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Review: Alita: Battle Angel Is at its Best at its Most Idiosyncratic

The film’s action boasts some of the most sturdy, coherent direction to mark a giant-scale blockbuster in some time.

Alita: Battle Angel
Photo: 20th Century Fox

Doing away with the forced humor and slapdash style that’s weighed down so many of his films, Robert Rodriguez turns in a work of unexpected focus with Alita: Battle Angel. Based on a Yukito Kishiro manga series, the film concerns a cyborg, Alita (Rosa Salazar), who’s introduced as a piece of scrap found by a cybernetics specialist, Dr. Ido (Christoph Waltz), in a futuristic dystopian junkyard. After learning that his discovery’s broken, limbless shell contains a still-functioning human brain, Ido takes Alita to his lab, where he gives her a new body of finely wrought prostheses and restores her to functionality, albeit with total memory loss. As Alita struggles to remember her former self and forge new connections, she also discovers hidden talents for fighting that come in handy in the violent culture of the bustling, post-apocalyptic metropolis she now calls home.

Rodriguez dutifully follows the beats of your average young-adult narrative, as Alita is on a rapid growth curve following her restoration to her mostly former self, surprising even herself with how much strength and fighting prowess she possesses. And all while nourishing a romance with a local, Hugo (Keean Johnson), who just so happens to make a living assaulting people and harvesting their body parts for resale. In tried and true YA fashion, the male love interest is a blatant threat to the female protagonist, and the strained, perfunctory relationship that develops almost immediately between Alita and Hugo is by far Battle Angel’s weakest subplot. Likewise, the extensive world-building and franchise setup is de rigueur for establishing what’s mostly a boilerplate depiction of a decaying world of have-nots overseen by a small cluster of super-wealthy types who literally tower over the masses in a giant floating city that’s the last testament to a more advanced, prelapsarian age.

The film, though, begins to distinguish itself when it leans into the idiosyncrasies of Kishiro’s famed source manga. Like America’s preeminent creators of live-action anime, the Wachowskis, Rodriguez best captures his material when developing the story through a combination of action and tacit existential rumination. Much of Battle Angel’s action involves a network of bounty hunters who track down rogue humans and cyborgs at the behest of factories whose savage and unquestioning murders of anyone labeled a criminal paints a clear portrait of violently maintained corporate oligarchy in this society.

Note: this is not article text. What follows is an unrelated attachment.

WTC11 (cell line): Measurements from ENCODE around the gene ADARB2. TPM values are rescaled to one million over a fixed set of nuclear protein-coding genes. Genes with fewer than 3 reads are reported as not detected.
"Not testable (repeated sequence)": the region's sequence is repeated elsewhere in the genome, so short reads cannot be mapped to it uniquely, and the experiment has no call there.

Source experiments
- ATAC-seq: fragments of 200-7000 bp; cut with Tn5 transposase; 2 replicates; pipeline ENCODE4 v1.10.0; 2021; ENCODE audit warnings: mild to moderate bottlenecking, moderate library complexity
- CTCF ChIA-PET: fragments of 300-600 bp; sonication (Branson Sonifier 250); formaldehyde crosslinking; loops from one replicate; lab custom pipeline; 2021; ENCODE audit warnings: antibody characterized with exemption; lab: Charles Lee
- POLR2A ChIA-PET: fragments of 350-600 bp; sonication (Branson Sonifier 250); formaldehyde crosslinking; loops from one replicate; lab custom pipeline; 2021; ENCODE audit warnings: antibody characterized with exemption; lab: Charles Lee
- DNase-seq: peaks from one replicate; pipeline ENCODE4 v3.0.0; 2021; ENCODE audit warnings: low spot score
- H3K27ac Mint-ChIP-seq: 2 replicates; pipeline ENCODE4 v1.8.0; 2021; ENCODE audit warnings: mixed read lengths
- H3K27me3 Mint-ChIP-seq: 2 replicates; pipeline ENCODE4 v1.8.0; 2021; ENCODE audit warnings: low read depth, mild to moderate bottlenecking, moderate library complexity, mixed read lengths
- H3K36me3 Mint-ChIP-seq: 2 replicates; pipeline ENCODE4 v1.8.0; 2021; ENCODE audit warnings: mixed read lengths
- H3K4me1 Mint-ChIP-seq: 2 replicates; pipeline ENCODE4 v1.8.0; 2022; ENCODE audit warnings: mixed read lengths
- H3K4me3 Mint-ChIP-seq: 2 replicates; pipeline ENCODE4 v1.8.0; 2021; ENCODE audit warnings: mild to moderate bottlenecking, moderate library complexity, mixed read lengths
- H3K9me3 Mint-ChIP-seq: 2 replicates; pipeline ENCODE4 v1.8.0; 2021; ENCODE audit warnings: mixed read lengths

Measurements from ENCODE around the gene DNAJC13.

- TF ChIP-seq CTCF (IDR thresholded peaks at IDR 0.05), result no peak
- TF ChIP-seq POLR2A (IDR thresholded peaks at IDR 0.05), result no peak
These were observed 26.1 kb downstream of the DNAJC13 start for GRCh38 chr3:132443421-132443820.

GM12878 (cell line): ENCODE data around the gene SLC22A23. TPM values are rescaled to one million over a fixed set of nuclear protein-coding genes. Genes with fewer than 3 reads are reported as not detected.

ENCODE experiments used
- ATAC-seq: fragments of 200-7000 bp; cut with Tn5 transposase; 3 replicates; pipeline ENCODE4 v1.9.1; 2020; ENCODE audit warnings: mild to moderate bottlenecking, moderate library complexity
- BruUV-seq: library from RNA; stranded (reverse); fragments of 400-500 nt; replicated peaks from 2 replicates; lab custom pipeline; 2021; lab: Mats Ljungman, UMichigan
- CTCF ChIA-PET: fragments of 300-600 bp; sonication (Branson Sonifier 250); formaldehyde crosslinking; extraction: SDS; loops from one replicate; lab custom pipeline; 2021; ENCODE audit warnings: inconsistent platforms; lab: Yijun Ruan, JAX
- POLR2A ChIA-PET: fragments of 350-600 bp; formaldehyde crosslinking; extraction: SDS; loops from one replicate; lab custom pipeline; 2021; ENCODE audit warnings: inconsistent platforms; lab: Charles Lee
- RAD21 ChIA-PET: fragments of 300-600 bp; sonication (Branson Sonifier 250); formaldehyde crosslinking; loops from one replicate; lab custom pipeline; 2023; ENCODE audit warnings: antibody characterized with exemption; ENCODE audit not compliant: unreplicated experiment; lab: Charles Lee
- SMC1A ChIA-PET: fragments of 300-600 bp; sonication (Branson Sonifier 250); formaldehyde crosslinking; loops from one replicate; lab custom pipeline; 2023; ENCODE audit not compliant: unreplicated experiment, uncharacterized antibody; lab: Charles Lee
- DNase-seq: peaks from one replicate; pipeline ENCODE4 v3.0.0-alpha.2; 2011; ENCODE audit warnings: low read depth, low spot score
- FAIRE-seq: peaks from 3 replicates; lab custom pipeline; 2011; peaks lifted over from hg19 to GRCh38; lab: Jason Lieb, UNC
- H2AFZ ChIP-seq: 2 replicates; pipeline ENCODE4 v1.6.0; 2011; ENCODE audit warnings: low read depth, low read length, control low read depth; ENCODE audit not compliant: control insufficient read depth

The action itself boasts some of the most impressive choreography and sturdy, coherent direction to mark a giant-scale blockbuster in some time, with fight scenes shot close enough to convey visceral impact but with enough distance and shot duration to communicate the instinctual grace and power of Alita’s combat skills. This is especially on display whenever she confronts Grewishka (Jackie Earle Haley), a colossus of advanced weaponry whose snaking, robotic claws bring new shades of visual dynamism to Rodriguez’s compositions as Alita weaves around her hulking nemesis in order to find the best angle from which to strike.

Likewise, the film gets a lot of mileage out of the extreme sport of motorball, depicted across scenes that suggest gene splices of Rollerball (the original and its remake) and the Wachowskis’ Speed Racer. Alita, increasingly looking for an outlet for her violent tendencies, takes a fancy to the sport, and her attempts to play professionally while dodging players paid to kill her result in a series of impressively fast and fluid action sequences.

As for the more reflective side of the film, it comes out in moments where Salazar is spared James Cameron and Laeta Kalogridis’s clunkier dialogue and her character just tries to feel out her place in her new environment. At times, the film’s vicious underworld of crime and street justice prompts our somber consideration of the extent to which laws are crafted to keep the servants at each other’s throats while the masters play. Cyborg-themed anime has always literalized the act of “becoming,” with the ability to destroy and remake one’s body made manifest as a metaphor for everything from puberty to embracing one’s true identity, and one gets a deeper insight into Alita’s emotional state from scenes of her regarding the shifts that her replaceable body undergoes than anything to do with her budding love for Hugo.

The film does fail to adequately scrutinize the underlying tension of Alita feeling she’s programmed to kill the more she remembers about herself, which spurs an attitude shift within her that worries the fatherly Ido. Still, Battle Angel is by some distance the most entertaining of the recent crop of would-be franchise starters, exciting on its own merits while leaving just enough of its world tantalizingly unexplored to actually fuel our interest in wanting to see where its characters go from here.

Cast: Rosa Salazar, Christoph Waltz, Jennifer Connelly, Mahershala Ali, Ed Skrein, Jackie Earle Haley, Michelle Rodriguez, Keean Johnson, Eiza González, Lana Condor, Casper Van Dien Director: Robert Rodriguez Screenwriter: James Cameron, Laeta Kalogridis Distributor: 20th Century Fox Running Time: 122 min Rating: PG-13 Year: 2019 Buy: Video, Soundtrack, Book

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